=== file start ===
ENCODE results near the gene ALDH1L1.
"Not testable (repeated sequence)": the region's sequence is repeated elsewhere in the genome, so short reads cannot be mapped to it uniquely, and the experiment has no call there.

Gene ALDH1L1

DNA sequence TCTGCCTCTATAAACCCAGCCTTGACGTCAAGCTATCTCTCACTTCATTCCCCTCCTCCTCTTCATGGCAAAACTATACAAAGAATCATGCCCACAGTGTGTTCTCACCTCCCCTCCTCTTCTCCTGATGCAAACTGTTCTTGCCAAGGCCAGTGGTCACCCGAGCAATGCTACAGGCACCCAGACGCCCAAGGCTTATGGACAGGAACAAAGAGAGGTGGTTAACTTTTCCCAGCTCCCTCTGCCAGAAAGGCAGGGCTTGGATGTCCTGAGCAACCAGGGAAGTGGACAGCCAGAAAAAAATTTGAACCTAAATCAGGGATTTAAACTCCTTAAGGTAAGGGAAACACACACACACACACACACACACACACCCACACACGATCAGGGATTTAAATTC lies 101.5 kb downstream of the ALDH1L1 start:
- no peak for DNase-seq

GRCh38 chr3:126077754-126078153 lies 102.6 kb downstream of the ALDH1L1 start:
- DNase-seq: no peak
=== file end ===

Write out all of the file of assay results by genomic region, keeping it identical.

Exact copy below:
ENCODE results near the gene ALDH1L1.
"Not testable (repeated sequence)": the region's sequence is repeated elsewhere in the genome, so short reads cannot be mapped to it uniquely, and the experiment has no call there.

Gene ALDH1L1

DNA sequence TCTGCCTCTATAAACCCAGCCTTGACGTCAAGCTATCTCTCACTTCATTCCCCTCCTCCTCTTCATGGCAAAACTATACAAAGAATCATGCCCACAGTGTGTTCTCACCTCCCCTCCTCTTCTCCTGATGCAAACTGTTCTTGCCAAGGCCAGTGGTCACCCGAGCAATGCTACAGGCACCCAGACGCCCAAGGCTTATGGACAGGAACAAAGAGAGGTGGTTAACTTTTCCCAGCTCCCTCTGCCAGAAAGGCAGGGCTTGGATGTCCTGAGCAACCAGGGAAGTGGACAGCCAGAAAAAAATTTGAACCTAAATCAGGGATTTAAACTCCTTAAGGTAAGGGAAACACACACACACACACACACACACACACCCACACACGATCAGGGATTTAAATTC lies 101.5 kb downstream of the ALDH1L1 start:
- no peak for DNase-seq

GRCh38 chr3:126077754-126078153 lies 102.6 kb downstream of the ALDH1L1 start:
- DNase-seq: no peak